For the fourth quarter 2017, active pharmaceutical ingredient (API) maker Cambrex Corporation reported record net revenues of $182m (€148m), up 2.5% year-on-year, while full year revenues rose by 9% to $535m.
Sales from innovator APIs were up on a full-year basis to $353m (although slightly down on record Q4 2016 sales) and according to CEO Steven Klosk the sector continues to be driven by several positive market trends.
“One, a strong preference among innovator for Western suppliers,” he told stakeholders on a conference call. “Two, a robust and growing small molecule clinical development pipeline. And three, an increasing desire by pharmaceutical companies to reduce their small molecule manufacturing footprint and outsource more.”
He added the business was boosted by a return to higher small molecule approvals in 2017, with 34 new chemical entities approved by the US Food and Drug Administration (FDA) during the year.
In the last decade, the industry increasingly sourced ingredients from lower-cost markets such as India and China to the detriment of Europe and the US, but a number of quality and reliability issues has seen somewhat of a reversal. This so-called ‘flight to quality’ is especially true for innovative and more complex APIs.
However, Cambrex’s largest product – an API used by a customer to produce an anti-viral drug – represented almost half its revenue in the sector ($173m), and Klosk said there will be significantly reduced volume of this produced in 2018 factored in with its expectations.
“Our goal is to grow the Innovator product category annually by double-digits over the next few years excluding the expected decline of our biggest product, a growth rate that would be significantly greater than the market.”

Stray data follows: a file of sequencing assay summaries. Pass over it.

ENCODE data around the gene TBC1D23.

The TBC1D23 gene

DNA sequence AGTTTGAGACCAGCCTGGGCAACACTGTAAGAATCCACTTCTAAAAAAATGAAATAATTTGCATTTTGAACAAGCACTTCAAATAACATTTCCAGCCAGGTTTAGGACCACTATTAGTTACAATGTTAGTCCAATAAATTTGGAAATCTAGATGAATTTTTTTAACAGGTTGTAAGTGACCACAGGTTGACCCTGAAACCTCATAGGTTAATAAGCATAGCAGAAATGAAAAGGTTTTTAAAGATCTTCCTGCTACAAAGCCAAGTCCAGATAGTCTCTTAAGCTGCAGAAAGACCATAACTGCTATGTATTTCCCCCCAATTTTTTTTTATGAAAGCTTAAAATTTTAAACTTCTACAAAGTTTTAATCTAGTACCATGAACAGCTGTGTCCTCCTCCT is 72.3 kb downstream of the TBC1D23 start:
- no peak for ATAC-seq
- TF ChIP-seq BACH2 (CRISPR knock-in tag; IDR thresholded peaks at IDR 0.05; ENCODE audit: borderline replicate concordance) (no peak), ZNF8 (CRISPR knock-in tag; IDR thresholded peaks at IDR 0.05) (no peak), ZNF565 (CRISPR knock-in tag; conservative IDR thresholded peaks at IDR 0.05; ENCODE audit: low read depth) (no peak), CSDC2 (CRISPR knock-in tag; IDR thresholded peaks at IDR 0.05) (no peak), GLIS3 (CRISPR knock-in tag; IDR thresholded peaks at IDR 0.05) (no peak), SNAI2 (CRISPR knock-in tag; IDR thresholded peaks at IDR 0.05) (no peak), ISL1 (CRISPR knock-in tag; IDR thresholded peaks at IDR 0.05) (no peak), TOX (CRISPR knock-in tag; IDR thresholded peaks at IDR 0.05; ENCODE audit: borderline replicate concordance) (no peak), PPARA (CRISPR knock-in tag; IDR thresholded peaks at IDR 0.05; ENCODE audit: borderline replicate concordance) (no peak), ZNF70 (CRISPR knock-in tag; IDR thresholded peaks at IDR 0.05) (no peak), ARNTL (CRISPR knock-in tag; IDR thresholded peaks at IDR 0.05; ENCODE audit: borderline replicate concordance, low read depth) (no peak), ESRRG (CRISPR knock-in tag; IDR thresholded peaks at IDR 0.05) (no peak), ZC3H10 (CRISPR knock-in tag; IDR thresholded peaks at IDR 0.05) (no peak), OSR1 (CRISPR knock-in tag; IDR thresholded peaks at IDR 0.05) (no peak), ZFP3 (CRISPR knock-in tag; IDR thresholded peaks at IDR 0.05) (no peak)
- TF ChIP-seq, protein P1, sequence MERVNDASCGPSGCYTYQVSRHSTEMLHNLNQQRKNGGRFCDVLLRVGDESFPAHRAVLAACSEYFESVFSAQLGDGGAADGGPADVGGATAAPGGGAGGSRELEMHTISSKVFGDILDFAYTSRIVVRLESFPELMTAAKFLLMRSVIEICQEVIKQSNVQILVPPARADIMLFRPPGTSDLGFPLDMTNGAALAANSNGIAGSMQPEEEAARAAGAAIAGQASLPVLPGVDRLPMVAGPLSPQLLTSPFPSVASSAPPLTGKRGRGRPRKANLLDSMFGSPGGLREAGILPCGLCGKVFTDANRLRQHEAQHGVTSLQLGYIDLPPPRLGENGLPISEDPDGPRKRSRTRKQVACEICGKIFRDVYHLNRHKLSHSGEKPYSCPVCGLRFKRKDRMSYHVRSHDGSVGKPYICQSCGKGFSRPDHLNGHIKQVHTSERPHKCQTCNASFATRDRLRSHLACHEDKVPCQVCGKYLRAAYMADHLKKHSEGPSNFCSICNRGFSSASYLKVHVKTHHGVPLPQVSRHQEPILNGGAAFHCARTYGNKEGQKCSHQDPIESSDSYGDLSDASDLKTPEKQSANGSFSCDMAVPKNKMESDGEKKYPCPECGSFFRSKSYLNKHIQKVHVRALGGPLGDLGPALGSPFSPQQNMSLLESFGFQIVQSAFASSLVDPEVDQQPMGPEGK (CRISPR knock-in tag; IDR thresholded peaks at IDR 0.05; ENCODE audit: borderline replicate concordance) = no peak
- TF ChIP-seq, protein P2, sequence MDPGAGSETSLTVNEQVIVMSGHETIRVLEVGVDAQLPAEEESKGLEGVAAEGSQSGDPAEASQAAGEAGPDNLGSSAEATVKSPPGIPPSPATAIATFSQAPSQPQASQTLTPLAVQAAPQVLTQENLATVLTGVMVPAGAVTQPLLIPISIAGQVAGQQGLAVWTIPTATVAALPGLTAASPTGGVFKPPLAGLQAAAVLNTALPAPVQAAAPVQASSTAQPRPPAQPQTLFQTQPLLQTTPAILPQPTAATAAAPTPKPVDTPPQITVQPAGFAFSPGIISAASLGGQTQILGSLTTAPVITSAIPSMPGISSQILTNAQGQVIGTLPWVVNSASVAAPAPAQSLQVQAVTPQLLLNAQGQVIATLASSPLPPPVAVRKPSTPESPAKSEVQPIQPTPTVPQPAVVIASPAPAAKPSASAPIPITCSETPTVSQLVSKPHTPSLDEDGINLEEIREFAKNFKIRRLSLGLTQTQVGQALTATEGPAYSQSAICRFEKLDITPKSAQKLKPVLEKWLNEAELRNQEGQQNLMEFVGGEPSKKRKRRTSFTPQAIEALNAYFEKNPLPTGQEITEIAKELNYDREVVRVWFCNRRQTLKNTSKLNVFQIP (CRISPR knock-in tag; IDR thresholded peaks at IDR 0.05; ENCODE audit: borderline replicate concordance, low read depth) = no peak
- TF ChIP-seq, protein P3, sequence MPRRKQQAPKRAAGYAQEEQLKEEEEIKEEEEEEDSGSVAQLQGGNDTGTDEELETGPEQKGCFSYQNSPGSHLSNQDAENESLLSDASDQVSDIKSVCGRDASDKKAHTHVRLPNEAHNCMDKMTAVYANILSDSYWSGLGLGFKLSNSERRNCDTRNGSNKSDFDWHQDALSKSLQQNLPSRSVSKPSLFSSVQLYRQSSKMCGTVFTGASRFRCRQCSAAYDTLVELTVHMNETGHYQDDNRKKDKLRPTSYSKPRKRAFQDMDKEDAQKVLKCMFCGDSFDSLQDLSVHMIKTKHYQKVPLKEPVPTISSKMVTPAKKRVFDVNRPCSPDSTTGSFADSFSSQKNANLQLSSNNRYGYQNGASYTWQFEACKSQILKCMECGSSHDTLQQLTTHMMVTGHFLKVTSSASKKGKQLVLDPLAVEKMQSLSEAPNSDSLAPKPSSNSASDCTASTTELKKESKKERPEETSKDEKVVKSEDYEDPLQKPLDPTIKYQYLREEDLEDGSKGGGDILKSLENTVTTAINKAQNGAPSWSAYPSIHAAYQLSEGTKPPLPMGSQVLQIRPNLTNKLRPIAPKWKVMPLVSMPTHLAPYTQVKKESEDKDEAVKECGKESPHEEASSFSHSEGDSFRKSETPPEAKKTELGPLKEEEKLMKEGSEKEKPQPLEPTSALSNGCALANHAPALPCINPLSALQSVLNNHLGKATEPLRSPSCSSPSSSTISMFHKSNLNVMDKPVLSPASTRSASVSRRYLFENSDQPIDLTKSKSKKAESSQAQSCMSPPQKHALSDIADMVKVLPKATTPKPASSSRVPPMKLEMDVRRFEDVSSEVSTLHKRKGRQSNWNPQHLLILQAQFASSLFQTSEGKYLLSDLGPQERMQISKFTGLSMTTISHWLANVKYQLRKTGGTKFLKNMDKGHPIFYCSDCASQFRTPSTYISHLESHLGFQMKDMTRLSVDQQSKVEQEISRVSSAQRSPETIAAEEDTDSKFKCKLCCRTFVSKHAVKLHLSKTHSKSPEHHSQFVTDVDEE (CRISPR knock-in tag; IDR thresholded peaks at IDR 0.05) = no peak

Cambrex intends to do this by winning later-stage clinical projects ready for commercialisation, Klosk continued.
“We have 16 such projects as we enter 2018 and our goal is to increase the numbers of projects we are handling at any time to about 25. We believe we will make good progress towards this goal over the next few years.”
The firm also hopes to grow its presence in highly active APIs (HPAPIs) which Klosk said represent about 30% of the global clinical pipeline and a third of all approvals for small molecules.
“We are well-positioned to meet clinical-stage demand in this category with our existing development and smaller-scale, high-potency capabilities at the Charles City site.
“Our new investments in a high potency active ingredient manufacturing facility at that site [$24m made last August] will expand those capabilities to position us to serve the full range of customer needs beyond the clinical stage.”
The facility is expected to be operational in early 2019.